Sberbank Leasing to hand over all Boeing 747s to Rossiya Airlines by mid-summer
Sberbank Leasing plans to hand over the three remaining Boeing 747s previously operated by Transaero to Rossiya Airlines by mid-summer 2016, according to the director of the international business development department at Sberbank Leasing Pavel Piskun at the international Aircraft Finance and Lease Russia & CIS conference held in Moscow last week.
According to Pavel Piskun, two Boeing 747s are currently undergoing maintenance, while the third aircraft is in line for MRO servicing. One Boeing 747, painted in Rossiya’s new livery, has already been delivered to the airline.
In total, Sberbank Leasing agreed to hand over 14 aircraft, which were originally meant for Transaero, to Rossiya. In addition to the four Boeing 747s, this includes 10 new aircraft Boeing 737-800s, production of which has not begun yet. The original plan was to deliver these aircraft to Transaero Airlines by 2017—at present, the deadlines have shifted, and Rossiya will take delivery of the remaining aircraft in 2017 (the first one is tentatively scheduled for March of that year).
The destiny of yet another Boeing 737-800 is being currently negotiated; the Boeing was received by Transaero from Sberbank Leasing before the airline ceased operations.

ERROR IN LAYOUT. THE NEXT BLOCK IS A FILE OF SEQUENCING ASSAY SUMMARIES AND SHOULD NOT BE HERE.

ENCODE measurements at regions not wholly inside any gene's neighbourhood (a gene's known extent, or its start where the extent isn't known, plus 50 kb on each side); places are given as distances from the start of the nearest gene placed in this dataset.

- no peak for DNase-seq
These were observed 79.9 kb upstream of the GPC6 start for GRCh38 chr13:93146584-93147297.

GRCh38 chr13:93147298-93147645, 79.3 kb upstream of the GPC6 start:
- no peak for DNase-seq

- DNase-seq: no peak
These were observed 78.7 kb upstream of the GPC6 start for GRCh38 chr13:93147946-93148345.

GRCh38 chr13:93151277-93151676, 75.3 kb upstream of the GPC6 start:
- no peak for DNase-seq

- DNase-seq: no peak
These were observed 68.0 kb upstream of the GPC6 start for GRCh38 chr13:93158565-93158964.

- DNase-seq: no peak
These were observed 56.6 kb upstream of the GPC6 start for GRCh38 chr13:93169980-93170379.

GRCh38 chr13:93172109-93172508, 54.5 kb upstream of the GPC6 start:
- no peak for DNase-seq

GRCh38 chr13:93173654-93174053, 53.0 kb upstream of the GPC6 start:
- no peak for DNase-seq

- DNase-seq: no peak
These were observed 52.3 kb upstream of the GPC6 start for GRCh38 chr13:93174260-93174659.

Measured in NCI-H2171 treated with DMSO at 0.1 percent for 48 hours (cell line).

In total, Rossiya Airlines was to receive 34 aircraft previously operated by Transaero. Along with Sberbank Leasing, the aircraft were to be leased out by VTB-leasing and VEB-Leasing. Experts agree that, in the end, Rossiya will receive fewer aircraft, since the poor state of some of them makes restoration unpractical. Besides this, there are some difficulties with engine and spare parts documentation. It concerns, first of all, wide-body aircraft. Presumably, Rossiya Airlines will receive only 25 aircraft from the former Transaero fleet.
During the Aircraft Finance and Lease Russia & CIS conference, experts particularly noted the work of the Dutch leasing company AerCap, which had leased 10 aircraft to Transaero Airlines. As the lessor had begun to retrieve its fleet early enough, it already managed to re-lease some of the withdrawn aircraft. According to open sources, AerCap had leased four Boeing 767s, five Boeing 737-700s and one Boeing 737-500 to Transaero. AerCap preferred not to comment on the future of the aircraft from the bankrupt airline’s fleet.
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